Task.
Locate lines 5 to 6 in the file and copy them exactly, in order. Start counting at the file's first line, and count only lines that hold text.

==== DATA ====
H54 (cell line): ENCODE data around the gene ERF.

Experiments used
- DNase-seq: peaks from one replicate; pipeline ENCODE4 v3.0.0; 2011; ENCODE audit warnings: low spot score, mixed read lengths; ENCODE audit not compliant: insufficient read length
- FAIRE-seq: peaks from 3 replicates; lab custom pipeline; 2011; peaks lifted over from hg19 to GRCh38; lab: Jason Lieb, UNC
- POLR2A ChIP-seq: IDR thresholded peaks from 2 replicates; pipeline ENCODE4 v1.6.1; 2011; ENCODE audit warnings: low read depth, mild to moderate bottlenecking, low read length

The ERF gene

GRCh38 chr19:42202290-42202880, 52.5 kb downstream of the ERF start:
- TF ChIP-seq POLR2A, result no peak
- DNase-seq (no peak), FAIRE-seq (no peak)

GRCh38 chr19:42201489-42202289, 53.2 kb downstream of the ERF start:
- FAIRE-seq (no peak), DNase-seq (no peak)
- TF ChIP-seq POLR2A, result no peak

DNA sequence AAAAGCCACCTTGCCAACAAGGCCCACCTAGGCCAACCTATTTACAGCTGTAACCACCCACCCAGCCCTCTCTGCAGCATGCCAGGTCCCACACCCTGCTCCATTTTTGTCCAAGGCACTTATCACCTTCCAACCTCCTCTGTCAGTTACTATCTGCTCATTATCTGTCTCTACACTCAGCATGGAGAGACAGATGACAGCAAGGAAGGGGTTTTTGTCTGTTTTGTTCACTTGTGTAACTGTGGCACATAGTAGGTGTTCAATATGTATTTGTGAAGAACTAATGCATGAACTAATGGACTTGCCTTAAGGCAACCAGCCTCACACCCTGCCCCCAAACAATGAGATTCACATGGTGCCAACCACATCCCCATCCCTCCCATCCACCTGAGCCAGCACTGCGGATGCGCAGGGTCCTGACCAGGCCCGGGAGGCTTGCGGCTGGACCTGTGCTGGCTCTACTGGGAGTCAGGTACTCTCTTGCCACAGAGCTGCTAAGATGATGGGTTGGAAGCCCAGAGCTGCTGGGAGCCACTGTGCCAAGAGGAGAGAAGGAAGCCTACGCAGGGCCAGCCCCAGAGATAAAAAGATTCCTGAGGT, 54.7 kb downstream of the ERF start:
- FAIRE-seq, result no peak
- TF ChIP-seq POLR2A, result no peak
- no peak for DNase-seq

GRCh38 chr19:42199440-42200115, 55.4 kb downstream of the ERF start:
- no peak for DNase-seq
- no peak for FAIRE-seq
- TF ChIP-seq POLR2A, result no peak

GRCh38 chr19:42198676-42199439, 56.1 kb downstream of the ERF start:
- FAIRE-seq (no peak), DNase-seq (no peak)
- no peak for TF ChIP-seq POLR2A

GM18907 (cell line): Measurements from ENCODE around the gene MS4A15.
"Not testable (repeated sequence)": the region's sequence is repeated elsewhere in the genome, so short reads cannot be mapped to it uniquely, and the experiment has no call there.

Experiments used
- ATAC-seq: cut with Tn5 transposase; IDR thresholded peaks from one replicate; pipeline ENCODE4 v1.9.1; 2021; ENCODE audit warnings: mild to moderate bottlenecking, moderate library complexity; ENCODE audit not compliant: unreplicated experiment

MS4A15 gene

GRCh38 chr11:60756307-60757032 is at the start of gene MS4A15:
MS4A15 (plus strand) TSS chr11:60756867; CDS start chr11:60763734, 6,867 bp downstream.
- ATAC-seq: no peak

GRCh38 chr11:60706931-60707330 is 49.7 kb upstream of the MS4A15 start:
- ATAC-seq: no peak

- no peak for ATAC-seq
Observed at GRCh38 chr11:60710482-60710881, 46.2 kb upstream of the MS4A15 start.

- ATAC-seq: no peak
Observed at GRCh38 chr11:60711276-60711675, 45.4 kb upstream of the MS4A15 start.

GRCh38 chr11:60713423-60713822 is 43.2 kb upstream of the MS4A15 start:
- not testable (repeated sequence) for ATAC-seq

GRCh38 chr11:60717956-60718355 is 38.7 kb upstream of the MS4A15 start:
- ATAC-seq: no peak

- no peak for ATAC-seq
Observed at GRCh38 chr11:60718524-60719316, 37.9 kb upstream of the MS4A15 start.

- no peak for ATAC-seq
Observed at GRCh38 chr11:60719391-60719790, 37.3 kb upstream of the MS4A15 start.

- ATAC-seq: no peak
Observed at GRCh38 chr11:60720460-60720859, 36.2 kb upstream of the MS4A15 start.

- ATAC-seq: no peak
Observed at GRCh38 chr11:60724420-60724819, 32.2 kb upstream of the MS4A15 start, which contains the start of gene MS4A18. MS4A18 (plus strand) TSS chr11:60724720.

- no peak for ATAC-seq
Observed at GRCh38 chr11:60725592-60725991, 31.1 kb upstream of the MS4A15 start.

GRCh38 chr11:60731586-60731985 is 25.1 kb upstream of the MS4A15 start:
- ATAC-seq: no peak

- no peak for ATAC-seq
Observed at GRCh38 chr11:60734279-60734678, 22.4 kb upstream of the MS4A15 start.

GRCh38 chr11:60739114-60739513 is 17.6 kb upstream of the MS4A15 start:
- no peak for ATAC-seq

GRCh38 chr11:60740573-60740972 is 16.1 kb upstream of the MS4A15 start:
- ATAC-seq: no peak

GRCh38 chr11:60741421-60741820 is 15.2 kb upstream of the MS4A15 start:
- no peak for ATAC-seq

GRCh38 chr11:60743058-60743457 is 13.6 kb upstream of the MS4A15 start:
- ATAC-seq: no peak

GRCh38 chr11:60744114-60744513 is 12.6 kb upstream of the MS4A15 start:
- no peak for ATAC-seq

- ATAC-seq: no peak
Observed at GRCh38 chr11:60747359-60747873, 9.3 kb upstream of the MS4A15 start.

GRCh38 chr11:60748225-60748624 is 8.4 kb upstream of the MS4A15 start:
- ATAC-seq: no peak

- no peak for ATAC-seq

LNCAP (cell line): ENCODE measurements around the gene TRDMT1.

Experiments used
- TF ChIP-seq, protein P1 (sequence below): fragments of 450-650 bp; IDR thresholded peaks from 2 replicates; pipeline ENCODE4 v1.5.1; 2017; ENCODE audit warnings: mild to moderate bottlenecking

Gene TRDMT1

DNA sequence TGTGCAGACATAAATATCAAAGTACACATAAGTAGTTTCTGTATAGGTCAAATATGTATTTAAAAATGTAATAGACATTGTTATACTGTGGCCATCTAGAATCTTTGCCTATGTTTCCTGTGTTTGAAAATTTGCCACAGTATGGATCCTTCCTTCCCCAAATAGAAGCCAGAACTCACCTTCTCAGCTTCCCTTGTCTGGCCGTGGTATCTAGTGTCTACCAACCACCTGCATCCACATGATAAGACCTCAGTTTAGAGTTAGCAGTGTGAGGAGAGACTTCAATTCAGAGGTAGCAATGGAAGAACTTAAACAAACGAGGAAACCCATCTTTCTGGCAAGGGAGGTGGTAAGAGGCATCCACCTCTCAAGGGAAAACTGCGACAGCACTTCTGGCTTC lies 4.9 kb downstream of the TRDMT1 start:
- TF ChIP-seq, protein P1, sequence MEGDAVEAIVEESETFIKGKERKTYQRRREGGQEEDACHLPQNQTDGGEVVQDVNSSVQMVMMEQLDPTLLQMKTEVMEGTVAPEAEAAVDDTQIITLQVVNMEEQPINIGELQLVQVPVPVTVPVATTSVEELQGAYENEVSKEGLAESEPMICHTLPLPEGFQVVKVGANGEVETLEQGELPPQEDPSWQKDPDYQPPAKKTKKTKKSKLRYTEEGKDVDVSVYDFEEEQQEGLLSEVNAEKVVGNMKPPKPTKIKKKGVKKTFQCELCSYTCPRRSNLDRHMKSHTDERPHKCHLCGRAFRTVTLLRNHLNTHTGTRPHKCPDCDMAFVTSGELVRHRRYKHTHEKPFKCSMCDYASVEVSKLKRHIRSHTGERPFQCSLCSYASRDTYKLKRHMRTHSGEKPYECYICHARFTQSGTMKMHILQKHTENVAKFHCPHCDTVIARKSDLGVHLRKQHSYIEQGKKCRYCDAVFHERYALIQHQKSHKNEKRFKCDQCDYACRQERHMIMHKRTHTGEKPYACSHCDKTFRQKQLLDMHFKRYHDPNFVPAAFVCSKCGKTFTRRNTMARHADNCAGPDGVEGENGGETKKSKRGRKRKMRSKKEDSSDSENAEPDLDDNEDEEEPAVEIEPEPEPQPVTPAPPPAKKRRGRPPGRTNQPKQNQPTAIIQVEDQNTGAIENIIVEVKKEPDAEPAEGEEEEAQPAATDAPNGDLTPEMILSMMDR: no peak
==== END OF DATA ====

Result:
- POLR2A ChIP-seq: IDR thresholded peaks from 2 replicates; pipeline ENCODE4 v1.6.1; 2011; ENCODE audit warnings: low read depth, mild to moderate bottlenecking, low read length

The ERF gene